This is only the second time in American history that a Congressional Committee has held a Cabinet member in contempt. The first time occurred seven years ago when the House Oversight Committee voted to hold then Attorney General Eric Holder in contempt for his alleged failure to provide documents related to the so-called “Fast & Furious” investigation. That vote was quickly followed up by a vote by the full House of Representatives to do the same which, like the Committee vote, fell largely on party lines. After the House vote, the matter was referred to the Justice Department, which of course declined to act on the matter. This led the House to file a civil contempt proceeding in U.S. District Court in Washington which essentially died when Holder left office after 2012 election. Interestingly enough, the Obama Administration also attempted to use Executive Privilege to prevent a contempt citation in that case.
It’s expected that the process will unfold in a similar manner in the Barr case. The Committee vote will obviously be on party lines, and it’s expected that the full Democratic-controlled House will endorse the contempt citation. The matter will then be forwarded to the Trump Justice Department, which will essentially be asked by the House of Representatives to pursue a case against its own Attorney General. That will most likely not happen, and the matter will then be back in the House’s court.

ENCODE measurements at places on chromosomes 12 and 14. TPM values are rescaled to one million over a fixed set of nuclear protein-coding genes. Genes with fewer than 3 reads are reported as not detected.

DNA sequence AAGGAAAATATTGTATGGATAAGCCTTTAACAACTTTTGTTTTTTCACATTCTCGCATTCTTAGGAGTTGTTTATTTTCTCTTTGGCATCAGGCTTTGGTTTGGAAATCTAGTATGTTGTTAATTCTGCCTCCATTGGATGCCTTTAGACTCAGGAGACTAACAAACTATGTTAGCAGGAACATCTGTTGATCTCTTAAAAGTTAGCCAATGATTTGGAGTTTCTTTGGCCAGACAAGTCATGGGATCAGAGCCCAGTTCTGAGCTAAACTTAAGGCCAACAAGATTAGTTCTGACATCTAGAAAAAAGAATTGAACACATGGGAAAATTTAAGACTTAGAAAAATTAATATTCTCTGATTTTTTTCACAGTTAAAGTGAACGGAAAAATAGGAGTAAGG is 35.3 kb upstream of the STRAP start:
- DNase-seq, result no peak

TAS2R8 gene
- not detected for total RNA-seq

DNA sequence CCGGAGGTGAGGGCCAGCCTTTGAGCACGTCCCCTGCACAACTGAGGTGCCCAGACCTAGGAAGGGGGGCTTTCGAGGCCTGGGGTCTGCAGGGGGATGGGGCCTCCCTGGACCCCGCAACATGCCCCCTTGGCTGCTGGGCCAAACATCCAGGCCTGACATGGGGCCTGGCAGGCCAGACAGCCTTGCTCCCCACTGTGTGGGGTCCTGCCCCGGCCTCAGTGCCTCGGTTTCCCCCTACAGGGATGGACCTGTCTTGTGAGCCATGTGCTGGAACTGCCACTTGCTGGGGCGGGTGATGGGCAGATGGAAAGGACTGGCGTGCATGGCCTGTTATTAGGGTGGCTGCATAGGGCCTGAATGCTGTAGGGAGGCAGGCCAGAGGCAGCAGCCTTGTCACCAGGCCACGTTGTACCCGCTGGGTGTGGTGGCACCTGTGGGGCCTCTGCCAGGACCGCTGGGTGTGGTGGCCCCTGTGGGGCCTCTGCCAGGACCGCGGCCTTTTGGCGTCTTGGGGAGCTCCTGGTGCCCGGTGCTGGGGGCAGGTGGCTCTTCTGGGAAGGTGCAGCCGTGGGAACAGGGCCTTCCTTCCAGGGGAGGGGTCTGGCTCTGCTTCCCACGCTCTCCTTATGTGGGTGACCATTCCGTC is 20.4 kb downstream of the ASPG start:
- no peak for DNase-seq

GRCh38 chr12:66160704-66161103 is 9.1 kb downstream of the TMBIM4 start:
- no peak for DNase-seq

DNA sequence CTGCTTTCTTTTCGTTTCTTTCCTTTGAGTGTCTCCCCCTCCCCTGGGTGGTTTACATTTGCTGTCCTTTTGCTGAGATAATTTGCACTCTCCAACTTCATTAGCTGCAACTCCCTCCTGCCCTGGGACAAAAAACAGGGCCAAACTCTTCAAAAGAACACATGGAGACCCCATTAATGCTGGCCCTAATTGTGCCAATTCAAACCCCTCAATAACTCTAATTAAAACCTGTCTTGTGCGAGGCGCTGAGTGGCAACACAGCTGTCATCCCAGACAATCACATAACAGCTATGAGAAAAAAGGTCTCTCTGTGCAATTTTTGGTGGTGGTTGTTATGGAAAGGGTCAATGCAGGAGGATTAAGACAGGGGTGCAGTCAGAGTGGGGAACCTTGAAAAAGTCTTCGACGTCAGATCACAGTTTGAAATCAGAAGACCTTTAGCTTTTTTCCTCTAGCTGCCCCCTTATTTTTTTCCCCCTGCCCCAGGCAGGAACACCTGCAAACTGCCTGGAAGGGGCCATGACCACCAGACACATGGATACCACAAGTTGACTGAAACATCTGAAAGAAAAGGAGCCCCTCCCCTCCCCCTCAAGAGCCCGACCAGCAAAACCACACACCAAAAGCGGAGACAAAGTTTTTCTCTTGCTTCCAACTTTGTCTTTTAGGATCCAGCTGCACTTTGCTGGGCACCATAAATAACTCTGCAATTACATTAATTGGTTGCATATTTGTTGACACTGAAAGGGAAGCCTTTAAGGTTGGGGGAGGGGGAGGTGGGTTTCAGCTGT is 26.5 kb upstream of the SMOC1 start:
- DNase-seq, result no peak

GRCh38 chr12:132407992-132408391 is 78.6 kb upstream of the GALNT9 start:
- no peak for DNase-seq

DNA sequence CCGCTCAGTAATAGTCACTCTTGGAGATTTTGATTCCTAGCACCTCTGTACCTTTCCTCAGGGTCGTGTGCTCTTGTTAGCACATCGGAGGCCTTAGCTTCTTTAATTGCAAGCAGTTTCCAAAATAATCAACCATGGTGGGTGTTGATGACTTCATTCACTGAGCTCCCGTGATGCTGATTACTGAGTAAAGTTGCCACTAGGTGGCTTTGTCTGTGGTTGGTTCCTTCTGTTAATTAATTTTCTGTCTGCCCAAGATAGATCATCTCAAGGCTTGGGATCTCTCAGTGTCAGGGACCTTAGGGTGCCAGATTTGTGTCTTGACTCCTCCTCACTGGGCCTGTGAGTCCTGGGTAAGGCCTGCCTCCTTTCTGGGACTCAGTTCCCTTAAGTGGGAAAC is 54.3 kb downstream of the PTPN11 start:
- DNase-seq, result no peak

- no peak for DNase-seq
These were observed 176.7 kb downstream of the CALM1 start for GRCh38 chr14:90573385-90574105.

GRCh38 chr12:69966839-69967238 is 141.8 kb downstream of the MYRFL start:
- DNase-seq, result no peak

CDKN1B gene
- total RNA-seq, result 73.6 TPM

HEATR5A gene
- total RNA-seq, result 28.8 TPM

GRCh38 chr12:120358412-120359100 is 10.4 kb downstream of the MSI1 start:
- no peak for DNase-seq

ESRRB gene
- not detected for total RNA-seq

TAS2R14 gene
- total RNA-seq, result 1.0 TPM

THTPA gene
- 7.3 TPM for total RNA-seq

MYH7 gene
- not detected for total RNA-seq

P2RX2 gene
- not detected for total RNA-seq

At that point, the House will have two options.
One option would be to file a civil suit to hold Barr in contempt as the Republicans did in 2012. This would leave the matter up to a Federal Judge but would preclude the possibility of criminal prosecution. This civil lawsuit would also likely be tied up in Federal Court for years.